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Baker Residents Move into Refurbished Dorm

By Zareena Hussain

Futon frames, CD players, and cardboard boxes in tow, Baker residents returned Monday to their newly renovated rooms, as rush workers enjoyed the first opportunity to showcase the fully renovated dormitory to incoming freshmen.

For the most part residents were happy with the changes, which included increased light in the hallways and expanded lounges. “It’s all clean and shiny new,” said Edward R. Miller ’01, a Baker resident helping with dorm rush.

“I like my new room,” said Caroline C. Hon ’01 who began moving in today. “I was really impressed” with the renovations, Hon said, “especially the upper floors.”

Pipe boxes, hinges annoy residents

However, despite overall satisfaction with the renovation among residents, a few have noted some inconveniences.

“The most annoying thing they did is they boxed in the pipes,” said Shannon J. Russell ’01. While aesthetically unpleasant to some, water pipes running along the ceiling and to the sinks in each room provided valuable storage spaces to residents. The pipes are now encased in wood paneling.

“It takes up so much room,” said Jennifer Maurer ’01.

Beyond diminished storage space, residents have also found their new doors a bit annoying.

“The new doors look really nice,” Hon said, “I don’t like how they close though.”

New spring hinges on the doors placed during renovations force them closed in the absence of the doorstops. This in part interferes with Baker’s “open-door policy” where residents leave their room doors open to foster a more social atmosphere in the dormitory.

One Bakerite said many residents would most likely unscrew the “hydraulics” on the doors because of the inconvenience the springs pose. Another resident conjectured that it might take a year before this happened because everything is so new.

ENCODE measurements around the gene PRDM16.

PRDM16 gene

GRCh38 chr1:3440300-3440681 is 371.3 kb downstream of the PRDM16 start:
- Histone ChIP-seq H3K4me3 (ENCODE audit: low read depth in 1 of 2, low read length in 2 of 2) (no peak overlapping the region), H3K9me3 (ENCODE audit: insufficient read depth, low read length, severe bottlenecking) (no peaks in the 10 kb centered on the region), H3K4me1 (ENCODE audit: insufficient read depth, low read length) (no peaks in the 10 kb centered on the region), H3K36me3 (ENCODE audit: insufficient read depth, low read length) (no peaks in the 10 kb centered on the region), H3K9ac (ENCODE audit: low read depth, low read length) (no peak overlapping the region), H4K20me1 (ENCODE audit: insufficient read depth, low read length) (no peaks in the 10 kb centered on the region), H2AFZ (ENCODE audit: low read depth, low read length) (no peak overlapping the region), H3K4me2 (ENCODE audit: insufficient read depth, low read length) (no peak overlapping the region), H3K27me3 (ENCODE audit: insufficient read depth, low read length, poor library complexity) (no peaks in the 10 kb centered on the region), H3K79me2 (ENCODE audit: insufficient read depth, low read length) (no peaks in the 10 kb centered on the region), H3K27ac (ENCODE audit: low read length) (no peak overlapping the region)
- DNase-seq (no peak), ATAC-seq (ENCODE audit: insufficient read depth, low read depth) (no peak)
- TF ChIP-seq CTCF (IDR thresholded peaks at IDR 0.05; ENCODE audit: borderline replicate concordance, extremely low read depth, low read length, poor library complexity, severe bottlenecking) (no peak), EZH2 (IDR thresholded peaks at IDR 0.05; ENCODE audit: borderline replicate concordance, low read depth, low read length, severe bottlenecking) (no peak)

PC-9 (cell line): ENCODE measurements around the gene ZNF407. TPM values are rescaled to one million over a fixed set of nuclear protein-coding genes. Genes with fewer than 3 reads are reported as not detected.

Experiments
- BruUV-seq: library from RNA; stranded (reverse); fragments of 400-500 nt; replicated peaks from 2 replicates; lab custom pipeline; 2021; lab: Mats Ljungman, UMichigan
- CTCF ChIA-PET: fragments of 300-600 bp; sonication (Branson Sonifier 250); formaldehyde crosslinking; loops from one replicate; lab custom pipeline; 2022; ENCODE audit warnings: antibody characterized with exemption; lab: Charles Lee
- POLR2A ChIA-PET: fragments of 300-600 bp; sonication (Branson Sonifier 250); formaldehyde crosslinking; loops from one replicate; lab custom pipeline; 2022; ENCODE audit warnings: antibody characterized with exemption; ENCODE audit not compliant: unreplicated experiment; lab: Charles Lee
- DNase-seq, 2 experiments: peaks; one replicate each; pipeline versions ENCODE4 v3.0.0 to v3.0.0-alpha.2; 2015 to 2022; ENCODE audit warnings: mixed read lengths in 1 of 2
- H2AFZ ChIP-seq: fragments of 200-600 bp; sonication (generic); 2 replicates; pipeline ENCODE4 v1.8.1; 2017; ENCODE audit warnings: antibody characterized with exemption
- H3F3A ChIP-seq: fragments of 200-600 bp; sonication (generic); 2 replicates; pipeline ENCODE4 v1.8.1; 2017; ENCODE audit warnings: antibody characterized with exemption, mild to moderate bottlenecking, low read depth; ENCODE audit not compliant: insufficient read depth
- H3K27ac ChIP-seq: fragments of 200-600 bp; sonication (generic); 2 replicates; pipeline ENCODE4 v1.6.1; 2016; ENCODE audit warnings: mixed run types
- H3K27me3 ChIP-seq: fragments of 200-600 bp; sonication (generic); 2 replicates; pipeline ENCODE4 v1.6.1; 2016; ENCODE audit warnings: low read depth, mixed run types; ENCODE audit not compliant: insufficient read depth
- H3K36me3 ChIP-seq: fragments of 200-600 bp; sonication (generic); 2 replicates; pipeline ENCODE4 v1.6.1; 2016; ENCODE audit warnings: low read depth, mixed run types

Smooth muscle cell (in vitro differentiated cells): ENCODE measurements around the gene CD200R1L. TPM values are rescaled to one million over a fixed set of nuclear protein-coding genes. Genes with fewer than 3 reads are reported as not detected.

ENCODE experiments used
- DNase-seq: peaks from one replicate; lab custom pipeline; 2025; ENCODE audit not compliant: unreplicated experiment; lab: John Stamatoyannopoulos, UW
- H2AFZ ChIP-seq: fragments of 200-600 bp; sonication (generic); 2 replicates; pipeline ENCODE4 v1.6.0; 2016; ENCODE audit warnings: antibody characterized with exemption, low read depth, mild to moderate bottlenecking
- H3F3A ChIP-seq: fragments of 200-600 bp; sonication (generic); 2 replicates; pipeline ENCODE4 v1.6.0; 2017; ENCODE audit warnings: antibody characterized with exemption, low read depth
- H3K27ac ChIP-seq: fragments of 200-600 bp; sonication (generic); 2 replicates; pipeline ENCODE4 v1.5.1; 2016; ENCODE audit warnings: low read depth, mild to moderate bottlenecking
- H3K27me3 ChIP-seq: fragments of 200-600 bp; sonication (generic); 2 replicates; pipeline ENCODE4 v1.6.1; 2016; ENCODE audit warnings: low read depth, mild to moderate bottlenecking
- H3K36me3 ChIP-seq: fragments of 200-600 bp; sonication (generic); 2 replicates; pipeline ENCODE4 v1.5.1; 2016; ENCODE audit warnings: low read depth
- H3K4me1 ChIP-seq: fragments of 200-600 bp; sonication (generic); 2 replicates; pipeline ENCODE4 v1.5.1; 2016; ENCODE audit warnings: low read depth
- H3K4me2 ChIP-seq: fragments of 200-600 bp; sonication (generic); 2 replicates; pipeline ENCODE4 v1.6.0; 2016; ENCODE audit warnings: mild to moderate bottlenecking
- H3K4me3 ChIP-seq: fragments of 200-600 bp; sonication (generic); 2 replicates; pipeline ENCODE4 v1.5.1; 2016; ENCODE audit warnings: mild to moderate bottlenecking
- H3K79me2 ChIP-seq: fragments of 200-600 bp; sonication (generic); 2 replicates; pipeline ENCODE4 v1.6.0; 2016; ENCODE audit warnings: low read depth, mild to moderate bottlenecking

Letter promises fines

Another possible deterrent came in a letter addressed to residents in which the Baker Housemanager Ken Winsor and Housemasters William B. Watson and Myra Harrison outlined a set of increased fines for moving furniture into and out of one’s room. According to the letter, residents will incur a $200 per piece service charge if they wish to have any piece of furniture removed from their room. Residents will be fined $500 per piece of furniture removed without the assistance of Baker House staff. The letter did not address the issue of removing springs from the doors.

And while residents remain apprehensive at the prospect of several freshmen choosing the dormitory only because it is newly renovated, the progress of rush has somewhat dispelled those fears.

“A lot of freshmen are still interested in Baker rather than the renovations,” Hon said. “I think the rush chairs are making it very clear that [freshmen] should choose Baker for the community atmosphere rather than the renovation itself,” Hon said.